forces beyond comprehension?
What of the townfolk, did anyone survive?
What is the place like today?
Till the disaster, Dhanushkodi was like any
other Indian town. It had a port for traffic to
and from Sri Lanka; it had a railway station, a
post office, hotels, the usual urban accoutrements you will find in any town of that vintage.
Pamban, the island in Ramnad district which
houses Rameswaram and Dhanushkodi, was
connected to Mannar in the mainland via a
railway line. And regular trains would ply
between Madras Egmore and the tip of the
island, disgorging and collecting men and
materials from the ships from Thalaimannar
that would come calling at the port.
Today, all that is left of the town are skeletons
of what was, and a splattering of hutments
occupied by the fishermen families who continue to live there.
After the December 23-23, 1964, cyclone the
town was declared ‘unfit for occupation’ and it
doesn’t look like anything has changed on the
To get to Dhanushkodi you will have to drive
down from Rameswaram, from where a clutch
of ‘tempos’, as the ancient Mahindra 4WDs are
called, ferry you till land’s end, the south-east
corner of Pamban island.
Traffic is regulated, so even if you have a
4WD of your own you will need to register it at
the checkpoint at Mukundarayar Chathiram
where all tempos, waiting for passengers, are
Once upon a time there was no regulation
and movement was easy. But once Sri Lanka’s
Tamil ethnic problem began to intensify, this
was where boatloads of Tamil refugees would
alight, and as the militancy in the island-nation
grew virulent the authorities moved in, clamping down on any illegal entry.
On a clear night, it is said, the lights of
Thalaimannar can be seen.
The road from Rameswaram goes beyond the barricade at Mukundarayar Chath- iram but no vehicles are allowed beyond
this point. One can walk all the way on this
road, which looks like a good half hour’s trek.
There are stalls selling vaazhakkai bajji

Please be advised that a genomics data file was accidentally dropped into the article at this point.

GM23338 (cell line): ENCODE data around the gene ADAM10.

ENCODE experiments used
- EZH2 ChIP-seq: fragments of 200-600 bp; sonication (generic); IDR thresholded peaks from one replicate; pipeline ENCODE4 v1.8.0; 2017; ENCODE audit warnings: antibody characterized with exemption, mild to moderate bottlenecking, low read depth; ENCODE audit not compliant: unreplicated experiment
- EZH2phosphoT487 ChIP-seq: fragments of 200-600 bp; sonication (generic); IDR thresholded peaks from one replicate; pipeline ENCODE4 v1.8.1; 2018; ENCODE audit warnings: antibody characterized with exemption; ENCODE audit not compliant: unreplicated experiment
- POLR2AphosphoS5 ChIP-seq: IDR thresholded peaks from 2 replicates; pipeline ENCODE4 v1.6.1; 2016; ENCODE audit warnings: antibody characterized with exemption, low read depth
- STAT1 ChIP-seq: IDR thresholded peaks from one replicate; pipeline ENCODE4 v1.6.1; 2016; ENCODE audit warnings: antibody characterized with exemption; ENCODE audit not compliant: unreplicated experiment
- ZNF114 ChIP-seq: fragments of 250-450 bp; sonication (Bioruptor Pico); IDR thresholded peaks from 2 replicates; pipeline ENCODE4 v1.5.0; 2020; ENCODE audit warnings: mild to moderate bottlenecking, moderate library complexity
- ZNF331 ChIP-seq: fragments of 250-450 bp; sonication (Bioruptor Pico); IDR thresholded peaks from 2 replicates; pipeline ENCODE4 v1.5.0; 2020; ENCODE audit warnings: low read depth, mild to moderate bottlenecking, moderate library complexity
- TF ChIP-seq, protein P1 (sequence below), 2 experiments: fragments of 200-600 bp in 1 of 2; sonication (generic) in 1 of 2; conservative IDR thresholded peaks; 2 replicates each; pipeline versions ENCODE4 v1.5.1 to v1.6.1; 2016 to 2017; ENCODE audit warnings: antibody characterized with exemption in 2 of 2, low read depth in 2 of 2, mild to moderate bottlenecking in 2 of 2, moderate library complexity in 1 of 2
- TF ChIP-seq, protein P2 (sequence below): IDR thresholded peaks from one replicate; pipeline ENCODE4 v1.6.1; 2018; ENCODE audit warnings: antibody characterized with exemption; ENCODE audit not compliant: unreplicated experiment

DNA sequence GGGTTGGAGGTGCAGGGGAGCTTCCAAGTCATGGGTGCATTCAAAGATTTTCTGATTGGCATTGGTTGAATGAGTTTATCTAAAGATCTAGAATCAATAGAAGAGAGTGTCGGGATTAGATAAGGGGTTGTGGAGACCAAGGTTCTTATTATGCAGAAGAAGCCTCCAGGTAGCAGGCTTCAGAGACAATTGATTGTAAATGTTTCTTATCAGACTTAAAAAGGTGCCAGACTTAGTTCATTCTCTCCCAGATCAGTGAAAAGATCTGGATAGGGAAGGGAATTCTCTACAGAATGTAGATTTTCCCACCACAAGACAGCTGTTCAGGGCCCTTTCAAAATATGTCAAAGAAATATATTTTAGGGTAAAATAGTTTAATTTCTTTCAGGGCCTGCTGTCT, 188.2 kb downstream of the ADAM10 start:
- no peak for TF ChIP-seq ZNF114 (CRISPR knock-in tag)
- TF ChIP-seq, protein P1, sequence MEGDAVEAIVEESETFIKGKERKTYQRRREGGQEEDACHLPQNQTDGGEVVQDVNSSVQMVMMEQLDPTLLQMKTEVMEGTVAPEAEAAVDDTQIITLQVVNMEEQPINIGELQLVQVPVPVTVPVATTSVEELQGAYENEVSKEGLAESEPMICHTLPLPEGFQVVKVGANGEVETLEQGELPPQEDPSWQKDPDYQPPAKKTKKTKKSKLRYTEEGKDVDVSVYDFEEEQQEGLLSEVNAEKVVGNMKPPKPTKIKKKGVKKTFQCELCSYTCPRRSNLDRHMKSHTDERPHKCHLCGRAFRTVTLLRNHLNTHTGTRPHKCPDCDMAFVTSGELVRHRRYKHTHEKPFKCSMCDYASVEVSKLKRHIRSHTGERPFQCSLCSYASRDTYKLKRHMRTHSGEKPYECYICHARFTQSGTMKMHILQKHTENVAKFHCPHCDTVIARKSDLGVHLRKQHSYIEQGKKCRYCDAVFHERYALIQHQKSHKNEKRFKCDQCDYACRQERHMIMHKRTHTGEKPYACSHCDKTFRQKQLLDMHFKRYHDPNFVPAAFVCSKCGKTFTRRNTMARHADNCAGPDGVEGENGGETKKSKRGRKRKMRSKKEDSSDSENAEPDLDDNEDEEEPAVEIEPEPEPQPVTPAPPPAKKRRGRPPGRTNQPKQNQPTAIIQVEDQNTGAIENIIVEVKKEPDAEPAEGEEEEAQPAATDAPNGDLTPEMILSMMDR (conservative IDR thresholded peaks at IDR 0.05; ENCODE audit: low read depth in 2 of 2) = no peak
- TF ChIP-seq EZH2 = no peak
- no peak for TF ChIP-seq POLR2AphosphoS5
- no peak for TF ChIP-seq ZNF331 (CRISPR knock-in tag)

(coconut fritters), sugarcane juice and such.
Fried fish is also sold here, but usually in the
evenings, we are told.
This point is, for those who don’t wish to
undertake the short but time-consuming drive
in decrepit vehicles to land’s end, known poetically as
Arichal Munai in Tamil (or Erosion Point), the walk along
the coast will do fine. But if you decide to go all the way,
remember, some tempo drivers really pack it in, like ours
did, and charge Rs 100 per head, otherwise the norm is Rs
150. They are also open to hiring out their vehicles for
smaller groups but on fixed payment, say, around Rs 2,000.
If your driver is a voluble man, like ours was, you will get
a running commentary of the scenery on the way. ‘There,
that was the track there that got blown away.’ ‘Here, you can
see the tracks from that night.’ All this is in first person, like
he was witness to that traumatic night from 50 years ago.
The locale is perfect for film shootings and, as if on cue,
Arichal Munai is mesmerizing and inviting. There are a
few stalls here, selling the usual souvenirs (shells, and more
shells, in all shapes and sizes), water, lime juice, etc.
The right setting for a chilled beer given that the sun is
glaring down at you, you tell yourself, but alas, no luck with
the spirits. Although, judging from the odors emanating off
a group, where there is a swill, there is a way.
After spending around 30 minutes at the waterfront –
really, if you are not swimming, how long can you with-
stand the afternoon’s scorching sun even if the view is
The tempo trundles to the village some distance away.
Which is when the reality of what happened that night
50 years ago hits you.
The church, its roof blown off, silhouette dominant,
stands like a silent sentinel over the destroyed homes
around, and there’s a small temple next door. A little further is what our driver-guide says was the railway station.
The water tank was next door, what is left of it are the
columns, pointing an accusatory finger at the skies.
There are a few hutments where fisher-folk live, there’s
a local school with classes till the eighth standard. Kids
try to sell shells to visiting tourists for Rs 10 a pop.
The tourist traffic is constant, through the year except
during the rains, and amounts to a few thousands. The
numbers are expected to go up exponentially once the
sanctioned road from the Mukundarayar Chathiram till
Arichal Munai becomes a reality, by next year.
There are earthmovers clearing the way for it, and there’s
an air of expectancy among the locals that with connectivity their lives too will improve.
Hotels will come in, so will electricity and regular water
supply, schools and a hospital… And a ghost town will
finally be laid to rest.
Dhanushkodi needs to snap out of it, 50 years is enough
time to grieve.
But for now, everyone is grim-faced on gazing at the
remainders of what nature’s fury can do, and the return
journey is somber. n
The church destroyed in the cyclone 50 years ago.
The water tank near the the railway station.
The mesmerising Arichal Munal or Erosion Point.
A ghost town
hopes to come
The ‘tempos’ that ferry you to and from Dhanushkodi.